New PTSD program will bring services to vets who may not seek help

"All gave some, some gave all' veterans plaque (KXAN Photo)
"All gave some, some gave all' veterans plaque (KXAN Photo)

WILLIAMSON COUNTY, Texas (KXAN) — A local non-profit says the “build it and they will come” mentality is failing our veterans when it comes to programs for post-traumatic stress disorder.

Instead, Code VI Veteran Integration says it plans to meet veterans where they are, organizing what it calls “tribes” in Central Texas communities to create fellowship and promote healing.

KXAN met with three generations of soldiers, brought together by the gap they see in care.

“I wasn’t drafted, I wanted to go. So I went. I was a helicopter pilot. An attack helicopter pilot, two tours in Vietnam. I stayed in the Army for 24 years total,” Edward Donovan said.

Years later, with 9/11 as the breaking point, it was a lack of feeling heard that nearly ended everything.

“I realized I didn’t like civilian life. I had no identity. People didn’t understand me, I didn’t understand them,” Donovan said. “So I decided, well, I’ll quit. I was going to commit suicide. I didn’t want to deal with it anymore.”

A counselor brought him back to who he is. Donovan now plans to provide help for others through Code VI Veteran Integration’s boots on the ground approach.

“I get the most enjoyment I can get in my life by helping veterans find themselves. Not helping them, giving them the assistance they need to step out, get in the community and get reintegrated. And that’s our mission for this program. Our mission is not to sit down and wait for them to come to us, our mission is to go out into the community,” Donovan said.

Resources will include peer-support services, spiritual guidance and access to licensed therapists. Code VI Veteran Integration is a veteran peer-support partner for Easterseals Central Texas.

“We’re going to be deep-rooted in the communities, we’ll be sort of tribes that we’re setting up. And, I mean if we have to get somebody out of their house, we’re going to do it. Because we know that the issues are there. And we want to make sure these veterans have the community that they need,” veteran Aaron Cabrera said.

“And it’s not going to be all about PTSD. Because nobody wants to talk about that all day. So it’s going to be about fun and we’re going to do BBQs and just community kind of events as well.”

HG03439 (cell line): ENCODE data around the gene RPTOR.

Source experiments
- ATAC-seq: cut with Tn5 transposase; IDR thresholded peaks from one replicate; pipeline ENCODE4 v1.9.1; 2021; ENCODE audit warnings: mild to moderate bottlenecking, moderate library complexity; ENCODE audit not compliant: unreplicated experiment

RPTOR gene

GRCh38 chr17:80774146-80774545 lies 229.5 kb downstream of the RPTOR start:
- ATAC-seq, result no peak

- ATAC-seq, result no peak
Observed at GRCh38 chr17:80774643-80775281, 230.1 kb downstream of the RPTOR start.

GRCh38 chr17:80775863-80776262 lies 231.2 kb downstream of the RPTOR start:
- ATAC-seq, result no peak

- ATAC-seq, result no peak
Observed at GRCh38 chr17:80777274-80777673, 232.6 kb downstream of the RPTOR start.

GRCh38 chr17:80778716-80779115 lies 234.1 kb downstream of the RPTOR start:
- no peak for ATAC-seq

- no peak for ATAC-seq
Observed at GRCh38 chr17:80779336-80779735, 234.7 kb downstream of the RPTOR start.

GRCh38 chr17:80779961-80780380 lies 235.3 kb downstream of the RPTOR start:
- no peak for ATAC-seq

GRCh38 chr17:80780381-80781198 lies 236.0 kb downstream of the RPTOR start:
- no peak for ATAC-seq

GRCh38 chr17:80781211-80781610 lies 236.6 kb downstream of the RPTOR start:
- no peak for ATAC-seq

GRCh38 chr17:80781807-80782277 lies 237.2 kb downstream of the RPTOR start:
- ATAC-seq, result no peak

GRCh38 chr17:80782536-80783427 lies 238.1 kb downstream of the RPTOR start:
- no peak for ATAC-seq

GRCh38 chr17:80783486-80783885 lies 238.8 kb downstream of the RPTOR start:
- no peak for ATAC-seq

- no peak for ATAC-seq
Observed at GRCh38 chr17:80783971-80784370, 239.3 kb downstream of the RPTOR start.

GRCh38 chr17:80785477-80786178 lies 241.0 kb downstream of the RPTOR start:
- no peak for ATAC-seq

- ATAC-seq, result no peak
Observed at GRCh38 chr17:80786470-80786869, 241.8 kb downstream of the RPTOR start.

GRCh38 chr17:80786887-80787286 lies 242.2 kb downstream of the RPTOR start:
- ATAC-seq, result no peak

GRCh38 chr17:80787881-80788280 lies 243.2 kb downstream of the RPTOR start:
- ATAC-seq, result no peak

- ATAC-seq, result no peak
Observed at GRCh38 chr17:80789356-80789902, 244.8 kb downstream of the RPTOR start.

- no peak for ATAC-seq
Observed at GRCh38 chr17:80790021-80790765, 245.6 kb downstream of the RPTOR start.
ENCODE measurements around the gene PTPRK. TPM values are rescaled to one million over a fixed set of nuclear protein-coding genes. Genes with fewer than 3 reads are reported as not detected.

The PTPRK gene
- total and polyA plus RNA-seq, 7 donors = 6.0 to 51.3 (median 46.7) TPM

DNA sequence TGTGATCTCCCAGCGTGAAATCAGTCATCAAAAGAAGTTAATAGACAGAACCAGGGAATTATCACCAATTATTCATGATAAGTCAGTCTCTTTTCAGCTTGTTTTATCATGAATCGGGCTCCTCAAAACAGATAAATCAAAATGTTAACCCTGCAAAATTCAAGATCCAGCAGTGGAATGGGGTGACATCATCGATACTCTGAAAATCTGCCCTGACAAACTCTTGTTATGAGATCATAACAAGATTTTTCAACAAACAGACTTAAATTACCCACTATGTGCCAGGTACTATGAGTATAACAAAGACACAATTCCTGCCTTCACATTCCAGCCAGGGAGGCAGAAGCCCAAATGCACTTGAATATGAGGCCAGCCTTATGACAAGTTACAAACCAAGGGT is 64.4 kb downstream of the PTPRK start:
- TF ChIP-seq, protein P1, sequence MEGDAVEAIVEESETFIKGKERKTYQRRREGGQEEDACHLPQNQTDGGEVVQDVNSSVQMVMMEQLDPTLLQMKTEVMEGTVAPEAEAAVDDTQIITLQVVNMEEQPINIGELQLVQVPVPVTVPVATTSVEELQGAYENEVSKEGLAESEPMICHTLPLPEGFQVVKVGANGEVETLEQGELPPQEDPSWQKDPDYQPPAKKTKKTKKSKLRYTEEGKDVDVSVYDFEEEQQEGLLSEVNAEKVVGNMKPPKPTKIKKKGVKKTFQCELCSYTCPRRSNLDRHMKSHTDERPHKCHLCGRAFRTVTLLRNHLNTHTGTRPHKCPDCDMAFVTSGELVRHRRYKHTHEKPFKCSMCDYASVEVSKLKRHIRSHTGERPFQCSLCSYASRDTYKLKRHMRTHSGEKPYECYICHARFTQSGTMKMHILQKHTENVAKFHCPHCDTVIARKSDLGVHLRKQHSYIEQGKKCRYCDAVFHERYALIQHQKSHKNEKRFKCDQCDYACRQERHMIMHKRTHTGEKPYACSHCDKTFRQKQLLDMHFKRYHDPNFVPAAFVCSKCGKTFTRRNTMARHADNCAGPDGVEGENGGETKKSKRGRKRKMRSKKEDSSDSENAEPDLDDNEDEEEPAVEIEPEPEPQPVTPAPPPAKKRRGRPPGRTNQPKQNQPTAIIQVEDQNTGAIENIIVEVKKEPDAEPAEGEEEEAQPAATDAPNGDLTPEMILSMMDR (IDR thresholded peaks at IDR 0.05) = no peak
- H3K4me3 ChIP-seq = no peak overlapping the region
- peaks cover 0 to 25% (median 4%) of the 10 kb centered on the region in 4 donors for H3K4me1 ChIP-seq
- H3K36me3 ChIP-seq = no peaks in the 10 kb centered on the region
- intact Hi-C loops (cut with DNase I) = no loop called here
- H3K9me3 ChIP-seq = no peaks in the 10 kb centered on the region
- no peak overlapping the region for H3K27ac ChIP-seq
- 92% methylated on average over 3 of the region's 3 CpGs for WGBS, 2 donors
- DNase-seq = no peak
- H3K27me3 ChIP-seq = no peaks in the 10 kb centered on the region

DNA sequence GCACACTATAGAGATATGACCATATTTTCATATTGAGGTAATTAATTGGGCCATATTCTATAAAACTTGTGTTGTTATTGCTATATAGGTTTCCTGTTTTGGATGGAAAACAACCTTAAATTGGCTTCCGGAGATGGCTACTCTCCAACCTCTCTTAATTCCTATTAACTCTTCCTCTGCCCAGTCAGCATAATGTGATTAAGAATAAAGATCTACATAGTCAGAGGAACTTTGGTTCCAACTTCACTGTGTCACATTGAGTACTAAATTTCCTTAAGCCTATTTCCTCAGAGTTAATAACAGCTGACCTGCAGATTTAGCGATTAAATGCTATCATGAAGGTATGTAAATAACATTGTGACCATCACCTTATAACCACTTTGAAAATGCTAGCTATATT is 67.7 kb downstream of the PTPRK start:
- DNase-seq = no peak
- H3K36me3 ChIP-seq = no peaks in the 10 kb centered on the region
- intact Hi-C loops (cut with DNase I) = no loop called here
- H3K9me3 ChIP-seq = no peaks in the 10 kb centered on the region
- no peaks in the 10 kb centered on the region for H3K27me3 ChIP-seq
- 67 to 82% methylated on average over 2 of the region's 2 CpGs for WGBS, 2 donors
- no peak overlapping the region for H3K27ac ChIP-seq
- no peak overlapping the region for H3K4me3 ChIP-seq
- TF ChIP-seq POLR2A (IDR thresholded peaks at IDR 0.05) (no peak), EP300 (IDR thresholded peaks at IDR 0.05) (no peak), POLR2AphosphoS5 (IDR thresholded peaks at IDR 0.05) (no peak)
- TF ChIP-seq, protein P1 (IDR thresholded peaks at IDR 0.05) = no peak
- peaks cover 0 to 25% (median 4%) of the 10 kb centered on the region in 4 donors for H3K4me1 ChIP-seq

Jim Cochrun, founder of the program, says, “It comes from looking at what doesn’t work.”

According to the VA, half of all veterans diagnosed with PTSD are not in any sort of treatment.

“Where are they? Our job is to go and find them,” Cochrun said.

The veteran said for about three years, he thought about the program they’re about to launch the first week of November.

“I was the chairman of another non-profit that did have a beautiful building and did some great work. And there was nobody there. And we were there 5 days a week,” Cochrun said. “I was baffled. Why is nobody coming? Where are they?”

Cochrun said it’s not good enough to sit back in a building, drinking coffee.

“It’s not about us. It’s about that veteran sitting on his couch, playing Xbox, having vodka for breakfast. Having no relationship with his wife and his kids. That’s our target,” he said. “We challenge our veterans and our families to find that identity. To find that new purpose. Because you know what they do matter, and they do have a purpose. They just haven’t figured it out yet.”

Cochrun said asking for help, especially for veterans, can feel like admitting weakness. With Code VI Veteran Integration’s program, he says there will be a hand there to pull fellow brothers and sisters into a community without anyone needing to ask for it.

“Something has to change. And we are products of change,” Donovan said.

Weekly trust-building events will be held in Jarrell, Georgetown, Round Rock, Hutto and Taylor in Williamson County before expanding to other counties. To get involved, visit Code VI Veteran Integration’s website. 

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